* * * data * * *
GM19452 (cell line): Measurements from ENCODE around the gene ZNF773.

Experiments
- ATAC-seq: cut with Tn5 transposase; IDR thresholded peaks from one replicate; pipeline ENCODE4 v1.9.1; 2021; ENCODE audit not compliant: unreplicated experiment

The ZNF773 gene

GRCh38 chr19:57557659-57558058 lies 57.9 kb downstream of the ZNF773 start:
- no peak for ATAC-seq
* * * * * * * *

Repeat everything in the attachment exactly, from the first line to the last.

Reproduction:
GM19452 (cell line): Measurements from ENCODE around the gene ZNF773.

Experiments
- ATAC-seq: cut with Tn5 transposase; IDR thresholded peaks from one replicate; pipeline ENCODE4 v1.9.1; 2021; ENCODE audit not compliant: unreplicated experiment

The ZNF773 gene

GRCh38 chr19:57557659-57558058 lies 57.9 kb downstream of the ZNF773 start:
- no peak for ATAC-seq